Have you already joined the Plastic Free Chesterfield Facebook Group? Check the group and page out here;

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Meet 2020 with optimism.

Here’s to an optimistic new year. 2019 was rough for many, and in so many ways.

Highlights were increased awareness of social and environmental issues, along with seeing so many people standing up against poorly funded public services.

The downsides were political and social unrest with unhappiness as to how the UK economy is being managed. The increase in the number of food banks is dreadful as is the refusal of our leaders to acknowledge UN reports regarding the poverty and lack of compassion for the vulnerable in the UK by the authorities.

I was also upset about the attacks up on climate change and other types of activists. I’m quick to defend Greta Thunberg online against nasty and outrageous, unwarranted personal attacks on against.

Social media has it’s flaws but is really good for finding like minded people and creating campaigns, gaining support for petitions and protests as well as debates and fact finding via links to so many online resources. The only things you need are passion for change and curiosity. An internet connection helps a lot too!

I recently became aware of the Surfers against Sewage National campaign, along with its regional Plastic Free groups. I joined the local groups and I run the Instagram page for one. Zero Waste groups are similar although I’m unsure if these are promoted by the Surfers against Sewage group. It’s good to find other like minded people in the social media groups and it seems to strengthen people’s resolve to continue.

I’ve been a keen recycler and upcycler in various forms, for many years. This is not easy and can be unpopular with others in the home due to collections of items which hang around until the bags are full enough to be taken to their new homes. I’m conscious of the carbon footprint being left by frequent car deliveries and prefer to take larger bags less often.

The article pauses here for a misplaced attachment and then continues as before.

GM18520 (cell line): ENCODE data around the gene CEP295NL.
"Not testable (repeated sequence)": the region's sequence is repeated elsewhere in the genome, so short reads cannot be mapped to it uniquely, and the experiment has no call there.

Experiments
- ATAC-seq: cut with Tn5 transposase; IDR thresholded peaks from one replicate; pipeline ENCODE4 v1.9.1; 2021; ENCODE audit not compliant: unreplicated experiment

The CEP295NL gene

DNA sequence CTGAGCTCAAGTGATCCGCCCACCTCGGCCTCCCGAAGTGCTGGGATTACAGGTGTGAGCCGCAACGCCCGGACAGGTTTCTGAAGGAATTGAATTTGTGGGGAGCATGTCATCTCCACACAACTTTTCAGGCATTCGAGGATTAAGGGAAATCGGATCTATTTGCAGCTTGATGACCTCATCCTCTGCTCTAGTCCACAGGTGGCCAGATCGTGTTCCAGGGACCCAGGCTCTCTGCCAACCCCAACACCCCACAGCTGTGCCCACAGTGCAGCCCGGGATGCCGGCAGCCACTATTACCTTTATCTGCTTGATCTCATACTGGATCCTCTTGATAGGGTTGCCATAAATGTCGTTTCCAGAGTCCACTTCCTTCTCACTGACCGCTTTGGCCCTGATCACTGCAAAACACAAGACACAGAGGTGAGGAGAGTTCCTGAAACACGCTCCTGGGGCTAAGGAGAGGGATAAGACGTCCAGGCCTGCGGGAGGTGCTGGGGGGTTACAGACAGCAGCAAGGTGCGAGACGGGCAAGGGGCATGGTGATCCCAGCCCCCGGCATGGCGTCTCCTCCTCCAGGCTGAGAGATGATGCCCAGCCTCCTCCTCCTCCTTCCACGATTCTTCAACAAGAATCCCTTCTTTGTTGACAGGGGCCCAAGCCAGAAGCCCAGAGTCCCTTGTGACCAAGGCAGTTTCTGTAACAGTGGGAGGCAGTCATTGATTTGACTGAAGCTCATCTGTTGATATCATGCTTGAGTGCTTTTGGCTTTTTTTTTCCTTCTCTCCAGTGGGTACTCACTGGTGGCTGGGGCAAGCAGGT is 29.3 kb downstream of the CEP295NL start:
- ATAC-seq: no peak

Renewed enthusiasm has come due to local shops advocating and supporting sustainable living. My new favourite shop is Waste Not Want Not in Chesterfield, as they take both crisp packets AND washed out cat food pouches, in addition to selling end of line/short dated food products, sustainable kitchen goods, handmade toiletries and bulk buy dry foods, containers of liquid toiletries and detergents that can be dispensed into your own container for purchase.

Terracycle have some exciting new developments and I believe are drivers behind newly available local recycling possibilities. Promising stuff.

I’m taking advantage of the council recycling service that now also takes bagged shoes and textiles in addition to bagged batteries . Another local council takes small electrical items for recycling. It was good to read also that a local council refuse site puts decent stuff to one side for donation to a local hospice. This is the kind of thing we need to pursue and develop.

I don’t do New Years Resolutions, but I do resolve to stay focused on what’s important, humanity, prioritising sustainable living (well, trying my hardest) and ensuring our children have a better future than it currently appears.

What are your sustainability ideas and how are they working for you?